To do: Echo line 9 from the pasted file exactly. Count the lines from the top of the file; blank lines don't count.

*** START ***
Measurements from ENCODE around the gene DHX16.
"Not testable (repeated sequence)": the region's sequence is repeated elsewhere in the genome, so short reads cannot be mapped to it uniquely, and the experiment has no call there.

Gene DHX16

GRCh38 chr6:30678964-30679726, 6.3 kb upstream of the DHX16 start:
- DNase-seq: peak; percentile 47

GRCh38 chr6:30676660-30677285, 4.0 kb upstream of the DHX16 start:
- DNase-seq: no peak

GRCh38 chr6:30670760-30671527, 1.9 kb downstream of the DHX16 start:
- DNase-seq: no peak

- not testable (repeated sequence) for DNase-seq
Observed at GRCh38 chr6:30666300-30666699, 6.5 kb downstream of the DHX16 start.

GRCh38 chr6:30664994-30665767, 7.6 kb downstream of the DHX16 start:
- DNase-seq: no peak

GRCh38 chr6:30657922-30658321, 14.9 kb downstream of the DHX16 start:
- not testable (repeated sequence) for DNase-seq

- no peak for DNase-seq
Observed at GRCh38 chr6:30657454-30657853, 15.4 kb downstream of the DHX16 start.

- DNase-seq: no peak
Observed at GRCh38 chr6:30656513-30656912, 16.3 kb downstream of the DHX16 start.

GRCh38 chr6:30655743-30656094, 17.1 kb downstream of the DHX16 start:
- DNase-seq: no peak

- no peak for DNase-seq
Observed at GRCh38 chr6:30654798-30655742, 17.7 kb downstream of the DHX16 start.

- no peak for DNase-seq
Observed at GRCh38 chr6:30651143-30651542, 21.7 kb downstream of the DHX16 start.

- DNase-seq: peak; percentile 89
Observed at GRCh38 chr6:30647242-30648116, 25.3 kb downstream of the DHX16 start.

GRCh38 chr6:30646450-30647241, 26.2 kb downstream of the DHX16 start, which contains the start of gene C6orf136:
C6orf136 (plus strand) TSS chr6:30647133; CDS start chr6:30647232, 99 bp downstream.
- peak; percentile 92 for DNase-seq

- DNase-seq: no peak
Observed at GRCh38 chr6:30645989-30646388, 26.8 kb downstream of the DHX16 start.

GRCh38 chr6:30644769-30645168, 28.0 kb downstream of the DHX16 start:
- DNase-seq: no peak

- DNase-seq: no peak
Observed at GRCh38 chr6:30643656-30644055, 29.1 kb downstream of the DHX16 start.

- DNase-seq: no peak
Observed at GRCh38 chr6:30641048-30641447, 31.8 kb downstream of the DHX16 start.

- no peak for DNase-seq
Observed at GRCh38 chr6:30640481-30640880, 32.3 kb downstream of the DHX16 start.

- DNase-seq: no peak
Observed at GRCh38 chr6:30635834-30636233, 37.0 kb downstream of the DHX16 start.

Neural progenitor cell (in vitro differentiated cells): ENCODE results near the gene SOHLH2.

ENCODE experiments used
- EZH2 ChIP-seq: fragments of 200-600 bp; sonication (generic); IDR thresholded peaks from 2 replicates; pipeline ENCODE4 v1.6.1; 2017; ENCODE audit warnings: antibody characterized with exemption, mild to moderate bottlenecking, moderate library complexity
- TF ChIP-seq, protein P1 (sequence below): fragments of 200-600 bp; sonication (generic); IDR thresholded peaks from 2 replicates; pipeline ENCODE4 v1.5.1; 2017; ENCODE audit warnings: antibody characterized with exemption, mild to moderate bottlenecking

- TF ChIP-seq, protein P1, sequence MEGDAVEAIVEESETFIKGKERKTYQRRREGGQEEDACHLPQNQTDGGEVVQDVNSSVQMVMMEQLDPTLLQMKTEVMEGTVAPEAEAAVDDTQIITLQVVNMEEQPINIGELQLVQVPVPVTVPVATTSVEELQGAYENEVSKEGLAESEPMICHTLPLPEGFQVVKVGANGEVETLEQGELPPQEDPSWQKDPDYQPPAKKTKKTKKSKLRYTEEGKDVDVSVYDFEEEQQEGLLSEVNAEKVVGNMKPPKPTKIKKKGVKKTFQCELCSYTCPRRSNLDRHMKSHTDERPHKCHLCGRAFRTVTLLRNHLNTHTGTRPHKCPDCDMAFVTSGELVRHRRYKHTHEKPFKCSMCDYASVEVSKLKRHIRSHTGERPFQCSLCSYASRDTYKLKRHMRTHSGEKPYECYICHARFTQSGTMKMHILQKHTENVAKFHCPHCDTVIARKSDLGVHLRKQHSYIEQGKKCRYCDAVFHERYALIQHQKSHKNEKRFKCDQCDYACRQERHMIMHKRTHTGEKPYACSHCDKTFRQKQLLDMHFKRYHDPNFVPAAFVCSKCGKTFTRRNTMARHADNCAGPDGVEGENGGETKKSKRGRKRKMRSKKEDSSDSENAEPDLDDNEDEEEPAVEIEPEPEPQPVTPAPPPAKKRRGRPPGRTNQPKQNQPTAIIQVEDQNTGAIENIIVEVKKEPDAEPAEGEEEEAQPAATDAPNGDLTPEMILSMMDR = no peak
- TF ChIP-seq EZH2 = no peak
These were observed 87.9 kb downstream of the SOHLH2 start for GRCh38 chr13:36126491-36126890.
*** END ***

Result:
- DNase-seq: no peak